“Faced with an improved fiscal starting point, the federal government has chosen to spend the windfall,” TD economists Derek Burleton and Brian DePratto wrote in their review of the budget on Tuesday.
The budget is forecasting an $18-billion shortfall for the fiscal year running from April 1, 2018, to March 31, 2019. The deficit is projected to gradually shrink to just over $12 billion in 2022-2023.
Those numbers fly in the face of the Liberals’ campaign promise to keep deficits at around $10 billion per year and eventually balancing the budget. But when you look at the government’s overall debt – which is, roughly, the sum of yearly shortfalls and interest – it doesn’t look that big. If the government’s projections hold up, the size of the debt compared to Canada’s overall economy will slowly dip below 30 per cent, which most economists would agree is not very big.
Still, the government could have shaved $19.8 billion in deficits over the next five years by saving instead of spending the extra money it has found itself with thanks to unexpectedly strong economic growth and lower spending in some corners of the government, according to an analysis by Scotiabank Jean-François Perrault and Mary Webb.
Instead, the government chose to spend as much as it could without upsetting the debt-to-GDP ratio. The budget announced billions of dollars in funding to help more women, low-income workers and minorities join the labour force and support innovation and scientific research.
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No countermeasures to Trump’s tax cuts
“We would have liked to see measures to address the challenges facing Canadian businesses,” wrote RBC economists Paul Ferley and Josh Nye. But, they note, “there was little mention of improving competitiveness.”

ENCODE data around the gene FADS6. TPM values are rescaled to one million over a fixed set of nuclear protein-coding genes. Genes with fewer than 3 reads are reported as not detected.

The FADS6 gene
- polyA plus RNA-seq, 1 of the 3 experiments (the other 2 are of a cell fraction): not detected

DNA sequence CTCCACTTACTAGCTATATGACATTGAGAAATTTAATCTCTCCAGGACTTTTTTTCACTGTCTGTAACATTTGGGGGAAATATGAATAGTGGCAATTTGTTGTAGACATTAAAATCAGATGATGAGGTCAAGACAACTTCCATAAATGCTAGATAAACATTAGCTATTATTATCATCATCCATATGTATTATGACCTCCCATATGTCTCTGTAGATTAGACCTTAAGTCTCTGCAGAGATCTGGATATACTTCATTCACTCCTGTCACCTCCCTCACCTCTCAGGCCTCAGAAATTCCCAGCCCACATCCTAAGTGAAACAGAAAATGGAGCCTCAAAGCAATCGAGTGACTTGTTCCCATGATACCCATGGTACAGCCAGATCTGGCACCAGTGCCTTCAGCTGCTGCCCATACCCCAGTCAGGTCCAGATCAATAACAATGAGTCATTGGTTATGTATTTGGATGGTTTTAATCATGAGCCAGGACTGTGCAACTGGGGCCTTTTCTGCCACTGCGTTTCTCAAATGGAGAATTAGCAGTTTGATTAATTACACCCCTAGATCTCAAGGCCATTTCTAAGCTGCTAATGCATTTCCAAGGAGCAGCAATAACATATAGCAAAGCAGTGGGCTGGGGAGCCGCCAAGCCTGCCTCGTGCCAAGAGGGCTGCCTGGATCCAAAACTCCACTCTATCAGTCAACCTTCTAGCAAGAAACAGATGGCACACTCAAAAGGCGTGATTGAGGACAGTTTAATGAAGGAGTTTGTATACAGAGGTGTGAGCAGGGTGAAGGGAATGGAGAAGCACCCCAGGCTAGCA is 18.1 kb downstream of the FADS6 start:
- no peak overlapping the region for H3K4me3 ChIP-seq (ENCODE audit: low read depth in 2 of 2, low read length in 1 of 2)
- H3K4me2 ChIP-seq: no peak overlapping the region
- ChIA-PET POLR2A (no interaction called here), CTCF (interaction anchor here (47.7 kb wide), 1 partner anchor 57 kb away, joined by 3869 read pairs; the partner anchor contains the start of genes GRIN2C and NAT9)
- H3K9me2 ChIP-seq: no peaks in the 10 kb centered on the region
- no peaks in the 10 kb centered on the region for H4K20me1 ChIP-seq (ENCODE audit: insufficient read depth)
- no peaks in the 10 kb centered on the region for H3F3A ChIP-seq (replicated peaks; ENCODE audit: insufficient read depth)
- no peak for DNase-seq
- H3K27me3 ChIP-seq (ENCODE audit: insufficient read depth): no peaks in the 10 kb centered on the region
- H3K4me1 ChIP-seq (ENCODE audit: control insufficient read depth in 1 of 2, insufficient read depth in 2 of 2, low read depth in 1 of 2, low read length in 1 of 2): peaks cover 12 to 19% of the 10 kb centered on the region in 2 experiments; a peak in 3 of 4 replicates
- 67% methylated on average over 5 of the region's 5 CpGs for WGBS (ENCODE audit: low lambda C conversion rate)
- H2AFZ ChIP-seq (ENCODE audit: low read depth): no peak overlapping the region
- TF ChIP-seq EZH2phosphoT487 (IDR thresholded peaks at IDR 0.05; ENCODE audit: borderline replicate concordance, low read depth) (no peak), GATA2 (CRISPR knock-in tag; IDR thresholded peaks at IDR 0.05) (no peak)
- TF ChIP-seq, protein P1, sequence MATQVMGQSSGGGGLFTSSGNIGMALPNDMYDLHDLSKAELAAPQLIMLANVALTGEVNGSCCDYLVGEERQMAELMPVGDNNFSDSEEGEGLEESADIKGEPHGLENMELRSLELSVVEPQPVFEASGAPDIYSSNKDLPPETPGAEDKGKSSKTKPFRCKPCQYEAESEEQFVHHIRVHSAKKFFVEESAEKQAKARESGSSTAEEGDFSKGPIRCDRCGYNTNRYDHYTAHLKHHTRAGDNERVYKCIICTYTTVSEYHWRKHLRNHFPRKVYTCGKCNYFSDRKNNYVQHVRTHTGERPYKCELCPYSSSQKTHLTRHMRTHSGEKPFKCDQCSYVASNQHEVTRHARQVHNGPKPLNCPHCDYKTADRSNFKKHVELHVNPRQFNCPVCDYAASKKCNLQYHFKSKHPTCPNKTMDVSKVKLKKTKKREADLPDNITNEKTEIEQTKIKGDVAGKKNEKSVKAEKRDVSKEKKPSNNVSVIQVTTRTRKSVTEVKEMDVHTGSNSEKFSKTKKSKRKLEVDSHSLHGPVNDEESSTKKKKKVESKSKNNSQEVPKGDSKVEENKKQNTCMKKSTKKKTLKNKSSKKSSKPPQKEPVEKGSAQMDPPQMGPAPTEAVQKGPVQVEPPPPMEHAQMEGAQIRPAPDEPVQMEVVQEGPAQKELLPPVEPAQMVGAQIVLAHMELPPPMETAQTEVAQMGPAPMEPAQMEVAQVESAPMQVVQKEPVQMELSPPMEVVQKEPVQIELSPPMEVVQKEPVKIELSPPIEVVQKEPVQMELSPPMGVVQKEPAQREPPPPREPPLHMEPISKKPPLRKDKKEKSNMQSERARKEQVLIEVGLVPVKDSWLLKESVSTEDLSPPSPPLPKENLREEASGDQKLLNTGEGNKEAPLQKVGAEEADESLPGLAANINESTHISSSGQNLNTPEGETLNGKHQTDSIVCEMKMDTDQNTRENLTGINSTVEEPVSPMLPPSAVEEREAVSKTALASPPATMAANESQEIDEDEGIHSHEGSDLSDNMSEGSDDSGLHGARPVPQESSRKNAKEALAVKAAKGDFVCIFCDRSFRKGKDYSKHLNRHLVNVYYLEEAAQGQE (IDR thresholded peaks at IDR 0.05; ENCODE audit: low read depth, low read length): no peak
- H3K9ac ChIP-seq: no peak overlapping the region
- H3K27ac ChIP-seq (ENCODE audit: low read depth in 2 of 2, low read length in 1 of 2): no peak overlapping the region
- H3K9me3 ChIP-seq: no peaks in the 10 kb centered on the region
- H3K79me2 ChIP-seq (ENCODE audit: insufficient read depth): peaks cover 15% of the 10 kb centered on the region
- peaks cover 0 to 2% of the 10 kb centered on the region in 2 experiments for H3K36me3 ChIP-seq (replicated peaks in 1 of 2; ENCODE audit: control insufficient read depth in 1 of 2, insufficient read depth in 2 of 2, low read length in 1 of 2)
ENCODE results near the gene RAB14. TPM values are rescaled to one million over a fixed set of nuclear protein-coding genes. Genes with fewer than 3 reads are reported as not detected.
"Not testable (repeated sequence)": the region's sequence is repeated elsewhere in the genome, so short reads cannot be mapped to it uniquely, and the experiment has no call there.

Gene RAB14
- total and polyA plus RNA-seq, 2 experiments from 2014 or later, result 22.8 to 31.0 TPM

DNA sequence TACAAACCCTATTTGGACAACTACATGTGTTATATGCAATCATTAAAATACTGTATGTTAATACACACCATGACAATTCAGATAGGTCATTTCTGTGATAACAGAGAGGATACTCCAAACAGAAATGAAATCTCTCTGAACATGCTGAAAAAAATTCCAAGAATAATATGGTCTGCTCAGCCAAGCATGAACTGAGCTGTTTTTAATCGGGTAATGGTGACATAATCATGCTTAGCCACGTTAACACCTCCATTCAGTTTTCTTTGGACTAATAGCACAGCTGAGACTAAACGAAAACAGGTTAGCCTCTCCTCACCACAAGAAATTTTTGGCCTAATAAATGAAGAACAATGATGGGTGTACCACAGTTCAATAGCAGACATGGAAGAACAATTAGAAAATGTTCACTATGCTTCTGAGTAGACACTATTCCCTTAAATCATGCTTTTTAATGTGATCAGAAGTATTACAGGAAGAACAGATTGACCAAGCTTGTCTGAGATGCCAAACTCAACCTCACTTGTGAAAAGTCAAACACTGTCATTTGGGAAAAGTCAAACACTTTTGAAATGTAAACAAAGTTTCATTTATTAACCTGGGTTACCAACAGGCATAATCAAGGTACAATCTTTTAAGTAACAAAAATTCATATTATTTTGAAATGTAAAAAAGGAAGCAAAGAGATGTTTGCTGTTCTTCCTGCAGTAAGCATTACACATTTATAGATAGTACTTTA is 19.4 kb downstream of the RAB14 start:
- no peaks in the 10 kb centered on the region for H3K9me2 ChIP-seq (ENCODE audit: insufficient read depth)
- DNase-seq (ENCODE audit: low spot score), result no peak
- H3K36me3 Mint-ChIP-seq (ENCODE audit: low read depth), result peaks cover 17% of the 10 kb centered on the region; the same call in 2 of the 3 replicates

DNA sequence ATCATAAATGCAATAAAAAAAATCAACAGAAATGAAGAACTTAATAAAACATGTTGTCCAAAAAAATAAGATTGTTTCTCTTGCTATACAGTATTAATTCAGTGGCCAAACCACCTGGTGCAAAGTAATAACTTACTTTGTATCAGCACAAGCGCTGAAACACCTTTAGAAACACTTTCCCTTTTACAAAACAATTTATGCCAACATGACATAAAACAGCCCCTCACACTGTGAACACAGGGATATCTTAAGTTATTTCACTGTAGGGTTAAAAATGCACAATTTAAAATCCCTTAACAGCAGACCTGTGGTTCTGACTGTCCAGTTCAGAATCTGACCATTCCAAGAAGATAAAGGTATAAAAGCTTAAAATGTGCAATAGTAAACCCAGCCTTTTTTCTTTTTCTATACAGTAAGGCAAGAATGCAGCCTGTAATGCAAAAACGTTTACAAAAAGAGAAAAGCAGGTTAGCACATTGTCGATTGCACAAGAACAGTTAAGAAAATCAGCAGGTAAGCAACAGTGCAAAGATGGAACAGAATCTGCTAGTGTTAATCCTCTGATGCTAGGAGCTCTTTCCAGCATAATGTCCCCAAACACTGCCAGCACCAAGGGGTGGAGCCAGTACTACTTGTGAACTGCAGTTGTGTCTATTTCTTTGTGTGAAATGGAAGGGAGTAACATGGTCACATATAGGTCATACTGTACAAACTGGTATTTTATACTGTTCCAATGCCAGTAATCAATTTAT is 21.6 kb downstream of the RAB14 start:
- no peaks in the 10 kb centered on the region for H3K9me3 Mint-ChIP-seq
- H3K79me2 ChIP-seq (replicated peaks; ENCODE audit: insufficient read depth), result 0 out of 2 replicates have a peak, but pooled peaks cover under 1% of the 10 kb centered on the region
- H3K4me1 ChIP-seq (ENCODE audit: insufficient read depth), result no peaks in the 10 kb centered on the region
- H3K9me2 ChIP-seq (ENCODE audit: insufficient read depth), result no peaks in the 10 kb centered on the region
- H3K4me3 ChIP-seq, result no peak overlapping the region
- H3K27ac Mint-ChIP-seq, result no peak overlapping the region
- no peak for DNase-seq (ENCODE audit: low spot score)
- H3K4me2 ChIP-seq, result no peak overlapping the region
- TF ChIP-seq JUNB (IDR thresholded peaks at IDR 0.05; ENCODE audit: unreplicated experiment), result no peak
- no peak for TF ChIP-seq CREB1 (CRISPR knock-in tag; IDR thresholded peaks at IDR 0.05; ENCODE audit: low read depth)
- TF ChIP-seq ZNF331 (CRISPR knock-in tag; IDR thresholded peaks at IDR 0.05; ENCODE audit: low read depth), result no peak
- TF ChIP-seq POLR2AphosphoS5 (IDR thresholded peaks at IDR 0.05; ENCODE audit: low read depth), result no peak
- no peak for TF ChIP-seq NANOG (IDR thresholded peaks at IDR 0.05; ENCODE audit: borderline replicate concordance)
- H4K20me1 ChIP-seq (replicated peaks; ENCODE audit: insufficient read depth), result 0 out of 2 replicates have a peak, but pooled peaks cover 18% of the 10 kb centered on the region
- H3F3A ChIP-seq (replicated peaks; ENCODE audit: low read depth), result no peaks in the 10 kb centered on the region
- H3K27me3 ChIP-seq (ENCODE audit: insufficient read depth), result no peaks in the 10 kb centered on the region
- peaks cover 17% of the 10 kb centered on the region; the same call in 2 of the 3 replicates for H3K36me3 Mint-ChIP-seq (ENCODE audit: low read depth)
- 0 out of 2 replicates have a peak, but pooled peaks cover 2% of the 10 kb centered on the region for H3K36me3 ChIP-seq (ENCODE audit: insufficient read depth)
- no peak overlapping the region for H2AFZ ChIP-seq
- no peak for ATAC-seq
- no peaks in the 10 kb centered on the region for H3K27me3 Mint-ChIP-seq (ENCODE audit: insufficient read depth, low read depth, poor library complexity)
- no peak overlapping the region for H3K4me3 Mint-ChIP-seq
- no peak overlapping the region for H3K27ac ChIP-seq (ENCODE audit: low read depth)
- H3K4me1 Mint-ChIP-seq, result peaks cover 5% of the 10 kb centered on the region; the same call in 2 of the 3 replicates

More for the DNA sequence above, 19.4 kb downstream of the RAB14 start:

Canada has lost the comparative advantage it enjoyed vis-a-vis the U.S. when President Donald Trump’s tax cuts lowered the average corporate tax rate to about 26 per cent, below Canada’s average rate of roughly 27 per cent.
The Trudeau government has said it doesn’t intend to cut taxes just because the U.S. did.
Some economists are saying there’s a case for not following Trump’s example headlong. After all, U.S. government debt is pushing 80 per cent of GDP, and the tax cuts may cause the American economy to overheat, which would feed inflation.
Still, the government could have at least offered to take a hard look at updating the country’s tax code. However, “any hopes for a government task force on tax reform were disappointed,” noted the TD report.
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No buffer against a NAFTA uncertainty or a recession either
The other potential near-term challenges Canadians economists see are a failure or trim-back of NAFTA and an economic downturn.
“The economic outlook is not without storm clouds — including the potential for a bad outcome from NAFTA negotiations. Now is the time to return to a balanced budget in order to better deal with any future negative shock to the economy,” reads the RBC report.
Also, after several years of expansion and gangbusters growth in 2017, many economists believe Canada’s economy might hit the breakes soon.
Over the next five years, “we are likely to experience a significant economic slowdown, possibly even a recession. If this occurs, it will require a substantial fiscal response, as was the case in the previous recession,” write Perrault and Webb at Scotiabank.
Acknowledging business concerns about the outcome of NAFTA negotiations and the Trump tax cuts, Morneau said on Tuesday that he wants to play it by ear.
“We will be vigilant in making sure Canada remains the best place to invest, create jobs and do business – and we will do this in a responsible and careful way, letting evidence, and not emotion, guide our decisions,” the minister said.
Economists agree that we don’t know yet how exactly NAFTA or Trump’s policies will play out. Still, if Ottawa does end up having to come to the rescue, it’s not clear where the money will come from.